Wild World – Cat Stevens
I hope you’re ready to do a bit of work today! This “Easy Songs for Beginners” lesson will pull together a lot of what we’ve done recently – some Neil Young-style strumming, a couple of bass runs and a fancy riff or two thrown in for (no pun intended) good measure. More importantly, it will give you a good workout on changing chords and I hope to show you that when you see a son.g with a lot of chords in it, it’s not necessarily as scary you might think. Ready?
These files are the author’s own work and represent his interpretation of this song. They are intended solely for private study, scholarship or research.
Wild World,our song for today, is (yet) another old song from the early seventies. It was written by Cat Stevens and I like to teach it to my students after they’ve had a little Neil Young for reasons I think you’ll discover yourself during this lesson.
Taking a quick glance at the chords, a beginner might feel a bit of anxiety. Here’s the first verse and chorus:
Now that’s a lot of changes, isn’t it? But take heart! We’ll get through this with a little bit of thought and have a lot of fun with it.
First, though, let’s take a look at the rhythm. I know I shouldn’t have to say this, but it can’t hurt to iterate that this may not be precisely the same strumming pattern that is on the recording. I don’t own the record (gasp!) and I haven’t heard the original version of this for (I think) close to twenty years.
But it’s a good pattern. As I mentioned earlier, it has the same style of many Neil Young songs, not to mention scores of other guitarists. We’re going to play this at a very deliberate pace, say 100 BPM. And remember that you can work up to that speed! Start at 80 BPM if it’s more comfortable. After all, this isn’t a competition! To make strumming matters easier, let’s start out with just the Am and not worry just yet about changing the chords. Have a listen:
At this tempo, you shouldn’t be afraid of sixteenth notes! On the first beat, we play two eighth notes. In today’s notation, I’ve used “x”s to let you have a choice on what to do. You can play the single bass note (the open A string on this example), or a partial chord (I usually do this striking the A and D strings) or even play the whole Am. This is totally up to you. As you can hear, I like to palm mute these and play them both as downstrokes. On the sixteenth notes, I alternate my strumming – down and up, down and up.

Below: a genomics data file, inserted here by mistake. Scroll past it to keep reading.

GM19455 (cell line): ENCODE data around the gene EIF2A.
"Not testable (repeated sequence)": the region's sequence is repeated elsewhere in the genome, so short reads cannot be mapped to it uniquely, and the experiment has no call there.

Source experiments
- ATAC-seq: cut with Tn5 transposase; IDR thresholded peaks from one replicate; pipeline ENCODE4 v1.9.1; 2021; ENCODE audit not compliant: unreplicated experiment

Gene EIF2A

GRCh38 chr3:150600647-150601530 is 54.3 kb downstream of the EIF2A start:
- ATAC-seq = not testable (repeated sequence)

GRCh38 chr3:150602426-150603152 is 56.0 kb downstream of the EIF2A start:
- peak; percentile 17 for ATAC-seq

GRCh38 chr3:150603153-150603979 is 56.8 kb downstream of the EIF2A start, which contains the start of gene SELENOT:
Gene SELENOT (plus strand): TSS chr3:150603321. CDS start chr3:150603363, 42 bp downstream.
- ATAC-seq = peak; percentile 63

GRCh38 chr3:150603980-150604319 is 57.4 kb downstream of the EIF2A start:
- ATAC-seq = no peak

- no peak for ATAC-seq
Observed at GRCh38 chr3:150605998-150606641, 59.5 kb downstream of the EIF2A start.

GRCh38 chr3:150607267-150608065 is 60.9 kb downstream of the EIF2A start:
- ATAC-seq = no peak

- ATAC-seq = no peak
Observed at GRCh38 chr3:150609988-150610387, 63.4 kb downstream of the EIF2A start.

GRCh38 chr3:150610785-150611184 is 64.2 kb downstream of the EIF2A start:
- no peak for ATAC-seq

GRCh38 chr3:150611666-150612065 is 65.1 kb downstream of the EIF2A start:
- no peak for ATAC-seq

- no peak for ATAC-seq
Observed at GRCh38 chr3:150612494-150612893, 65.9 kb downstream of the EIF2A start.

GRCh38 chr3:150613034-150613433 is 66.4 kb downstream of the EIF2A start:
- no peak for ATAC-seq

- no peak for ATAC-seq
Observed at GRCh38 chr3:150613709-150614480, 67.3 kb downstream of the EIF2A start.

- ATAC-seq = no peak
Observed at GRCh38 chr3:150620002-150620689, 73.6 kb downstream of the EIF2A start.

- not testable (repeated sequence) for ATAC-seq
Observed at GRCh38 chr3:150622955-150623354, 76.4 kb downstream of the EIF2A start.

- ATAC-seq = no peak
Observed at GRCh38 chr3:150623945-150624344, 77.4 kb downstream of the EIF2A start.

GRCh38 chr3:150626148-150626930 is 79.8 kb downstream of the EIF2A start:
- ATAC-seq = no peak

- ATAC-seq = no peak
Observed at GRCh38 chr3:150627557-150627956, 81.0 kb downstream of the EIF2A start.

I’ve taken the liberty of throwing in a second strumming pattern (rhythm pattern #2), which is a little sparser than the first. They start out the same – with the two eighth note downstrokes on the first beat – but the second beat of this alternate pattern consists of breaking the second beat into a dotted eighth note (a downstroke) followed by a sixteenth (an upstroke). When I’m playing this song, I find myself alternating a lot between these two patterns. While the first one fills up more space, the second is a little easier to sing along with.
As in every lesson we’ve done, take your time getting comfortable with these rhythm patterns. After all, you’re going to be playing them pretty much throughout the song! I think that getting it right at this point will make your life a lot easier. Practice one, then the other and then try mixing them up a bit and see how you like it.
Alright, then, are you ready to work on the first verse? Before we start I want you to know something important about changing chords that you have probably already figured out: the less you have to move your fingers, the better! Most guitarists, regardless of experience, tend to think of chords as single entities. But music is a flowing thing and getting it into your head that chords should flow one into another will help you make smoother transitions. That’s what today is all about. I want to show you how you can actually get away with a lot when you’re changing chords. And (big surprise here!), also how knowing a little bit about theory can make things easier on you.